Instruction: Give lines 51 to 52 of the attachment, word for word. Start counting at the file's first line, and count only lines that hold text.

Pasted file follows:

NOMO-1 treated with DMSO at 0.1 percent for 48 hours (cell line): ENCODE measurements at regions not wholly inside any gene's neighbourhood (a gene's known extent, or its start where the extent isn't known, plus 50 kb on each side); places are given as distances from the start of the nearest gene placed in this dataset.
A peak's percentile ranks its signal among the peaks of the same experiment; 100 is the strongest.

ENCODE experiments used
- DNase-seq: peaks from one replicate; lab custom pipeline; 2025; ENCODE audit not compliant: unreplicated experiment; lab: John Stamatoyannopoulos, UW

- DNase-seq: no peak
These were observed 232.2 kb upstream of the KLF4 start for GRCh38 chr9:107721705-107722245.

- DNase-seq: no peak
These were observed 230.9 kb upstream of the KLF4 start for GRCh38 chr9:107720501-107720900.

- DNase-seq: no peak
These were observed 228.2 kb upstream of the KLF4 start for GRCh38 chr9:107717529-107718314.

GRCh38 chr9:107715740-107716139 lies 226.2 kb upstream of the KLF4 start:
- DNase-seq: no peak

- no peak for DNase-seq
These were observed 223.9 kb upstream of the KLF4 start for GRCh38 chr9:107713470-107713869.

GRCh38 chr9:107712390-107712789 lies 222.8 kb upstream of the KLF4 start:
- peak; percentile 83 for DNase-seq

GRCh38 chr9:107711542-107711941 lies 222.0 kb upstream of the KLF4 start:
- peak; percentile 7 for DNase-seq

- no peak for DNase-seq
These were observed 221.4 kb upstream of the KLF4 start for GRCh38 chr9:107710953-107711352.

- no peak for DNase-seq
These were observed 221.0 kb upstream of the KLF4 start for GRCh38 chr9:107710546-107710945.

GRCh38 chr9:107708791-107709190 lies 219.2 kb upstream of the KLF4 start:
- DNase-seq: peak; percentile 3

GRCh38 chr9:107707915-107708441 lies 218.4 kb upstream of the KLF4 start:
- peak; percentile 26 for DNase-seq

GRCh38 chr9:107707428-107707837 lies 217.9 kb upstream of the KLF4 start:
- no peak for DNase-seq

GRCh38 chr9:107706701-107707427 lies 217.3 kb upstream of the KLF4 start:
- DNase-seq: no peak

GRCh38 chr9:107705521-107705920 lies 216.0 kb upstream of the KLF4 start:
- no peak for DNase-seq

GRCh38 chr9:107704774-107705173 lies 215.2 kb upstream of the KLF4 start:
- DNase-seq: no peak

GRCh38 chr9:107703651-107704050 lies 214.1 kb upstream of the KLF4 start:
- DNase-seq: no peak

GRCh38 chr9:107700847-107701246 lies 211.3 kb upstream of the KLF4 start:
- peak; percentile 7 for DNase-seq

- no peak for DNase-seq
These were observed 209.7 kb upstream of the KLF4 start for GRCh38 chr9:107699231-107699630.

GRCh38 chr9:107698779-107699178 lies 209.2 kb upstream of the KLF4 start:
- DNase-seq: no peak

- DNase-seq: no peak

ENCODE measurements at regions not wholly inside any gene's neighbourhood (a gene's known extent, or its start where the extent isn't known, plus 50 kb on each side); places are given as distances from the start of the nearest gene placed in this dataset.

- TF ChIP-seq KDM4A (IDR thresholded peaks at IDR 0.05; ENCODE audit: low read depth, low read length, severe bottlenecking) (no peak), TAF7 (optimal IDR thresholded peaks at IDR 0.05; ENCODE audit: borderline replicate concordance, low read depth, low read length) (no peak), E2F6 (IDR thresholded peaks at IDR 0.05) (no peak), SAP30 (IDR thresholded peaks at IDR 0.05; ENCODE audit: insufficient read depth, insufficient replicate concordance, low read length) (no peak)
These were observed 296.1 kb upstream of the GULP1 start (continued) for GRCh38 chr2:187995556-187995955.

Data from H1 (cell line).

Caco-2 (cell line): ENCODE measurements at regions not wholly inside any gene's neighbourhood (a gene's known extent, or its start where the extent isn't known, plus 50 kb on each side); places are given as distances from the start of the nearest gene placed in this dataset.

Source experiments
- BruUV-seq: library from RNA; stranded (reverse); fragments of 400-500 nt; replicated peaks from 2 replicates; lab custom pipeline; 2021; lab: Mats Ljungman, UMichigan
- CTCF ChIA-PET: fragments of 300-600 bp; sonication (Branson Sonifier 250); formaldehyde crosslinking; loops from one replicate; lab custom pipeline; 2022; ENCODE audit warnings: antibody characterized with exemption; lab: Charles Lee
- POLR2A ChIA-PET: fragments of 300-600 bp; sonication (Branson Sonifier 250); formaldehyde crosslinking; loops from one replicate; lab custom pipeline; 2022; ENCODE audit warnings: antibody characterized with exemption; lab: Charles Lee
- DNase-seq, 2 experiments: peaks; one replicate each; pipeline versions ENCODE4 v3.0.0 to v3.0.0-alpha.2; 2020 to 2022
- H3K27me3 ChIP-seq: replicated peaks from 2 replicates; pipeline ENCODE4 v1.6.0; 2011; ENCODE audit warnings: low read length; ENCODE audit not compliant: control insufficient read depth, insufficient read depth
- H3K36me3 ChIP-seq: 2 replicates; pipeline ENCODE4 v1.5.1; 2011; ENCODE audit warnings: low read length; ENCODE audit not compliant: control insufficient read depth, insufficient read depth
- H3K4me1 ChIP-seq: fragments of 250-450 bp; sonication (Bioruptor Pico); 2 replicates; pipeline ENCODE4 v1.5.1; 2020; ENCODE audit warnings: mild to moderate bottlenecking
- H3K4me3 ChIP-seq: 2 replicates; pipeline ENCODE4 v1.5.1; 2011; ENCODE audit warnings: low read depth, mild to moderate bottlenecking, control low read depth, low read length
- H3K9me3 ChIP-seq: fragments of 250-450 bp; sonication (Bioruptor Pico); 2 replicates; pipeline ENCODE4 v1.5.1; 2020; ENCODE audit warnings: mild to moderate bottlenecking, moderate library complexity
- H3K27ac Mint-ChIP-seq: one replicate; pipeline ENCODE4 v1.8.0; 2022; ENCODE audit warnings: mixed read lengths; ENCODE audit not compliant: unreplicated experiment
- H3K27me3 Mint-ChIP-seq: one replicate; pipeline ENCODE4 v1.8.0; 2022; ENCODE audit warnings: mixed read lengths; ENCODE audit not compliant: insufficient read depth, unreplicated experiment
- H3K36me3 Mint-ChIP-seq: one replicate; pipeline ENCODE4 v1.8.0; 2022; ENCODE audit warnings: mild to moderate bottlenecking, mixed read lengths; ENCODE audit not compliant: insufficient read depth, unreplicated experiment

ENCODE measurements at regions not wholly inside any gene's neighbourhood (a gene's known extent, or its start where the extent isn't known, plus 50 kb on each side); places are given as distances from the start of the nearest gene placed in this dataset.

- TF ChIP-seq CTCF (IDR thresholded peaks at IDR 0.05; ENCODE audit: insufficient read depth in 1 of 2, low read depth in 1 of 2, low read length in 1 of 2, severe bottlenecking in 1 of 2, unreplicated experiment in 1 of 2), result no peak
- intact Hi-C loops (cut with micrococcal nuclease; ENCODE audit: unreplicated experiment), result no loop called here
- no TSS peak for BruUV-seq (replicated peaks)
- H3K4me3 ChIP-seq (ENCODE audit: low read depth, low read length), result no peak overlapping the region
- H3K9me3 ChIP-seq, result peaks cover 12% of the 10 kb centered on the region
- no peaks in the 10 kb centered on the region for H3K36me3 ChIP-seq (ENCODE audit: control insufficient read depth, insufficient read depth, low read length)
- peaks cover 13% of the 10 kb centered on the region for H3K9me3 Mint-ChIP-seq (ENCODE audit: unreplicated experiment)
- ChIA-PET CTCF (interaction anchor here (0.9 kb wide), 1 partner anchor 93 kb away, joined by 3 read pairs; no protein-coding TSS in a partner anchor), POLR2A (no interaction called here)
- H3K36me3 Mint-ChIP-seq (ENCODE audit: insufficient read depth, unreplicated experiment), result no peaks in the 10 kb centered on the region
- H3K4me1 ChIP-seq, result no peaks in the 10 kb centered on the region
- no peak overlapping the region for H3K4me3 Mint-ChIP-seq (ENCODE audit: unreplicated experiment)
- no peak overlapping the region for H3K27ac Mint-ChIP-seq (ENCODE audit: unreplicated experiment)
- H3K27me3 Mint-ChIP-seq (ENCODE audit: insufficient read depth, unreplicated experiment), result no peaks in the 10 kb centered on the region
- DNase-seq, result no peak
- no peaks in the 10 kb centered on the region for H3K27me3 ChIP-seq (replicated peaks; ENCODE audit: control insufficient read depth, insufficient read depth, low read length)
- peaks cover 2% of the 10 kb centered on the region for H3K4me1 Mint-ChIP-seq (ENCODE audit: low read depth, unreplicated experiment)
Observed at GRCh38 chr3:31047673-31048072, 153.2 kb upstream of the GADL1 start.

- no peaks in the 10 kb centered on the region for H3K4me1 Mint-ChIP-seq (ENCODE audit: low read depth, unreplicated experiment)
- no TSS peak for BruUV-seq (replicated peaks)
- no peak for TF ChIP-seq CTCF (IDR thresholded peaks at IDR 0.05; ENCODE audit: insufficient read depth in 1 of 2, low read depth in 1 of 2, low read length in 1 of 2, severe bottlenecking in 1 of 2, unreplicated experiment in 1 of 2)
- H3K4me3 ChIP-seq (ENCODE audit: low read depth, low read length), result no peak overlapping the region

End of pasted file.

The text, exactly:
- CTCF ChIA-PET: fragments of 300-600 bp; sonication (Branson Sonifier 250); formaldehyde crosslinking; loops from one replicate; lab custom pipeline; 2022; ENCODE audit warnings: antibody characterized with exemption; lab: Charles Lee
- POLR2A ChIA-PET: fragments of 300-600 bp; sonication (Branson Sonifier 250); formaldehyde crosslinking; loops from one replicate; lab custom pipeline; 2022; ENCODE audit warnings: antibody characterized with exemption; lab: Charles Lee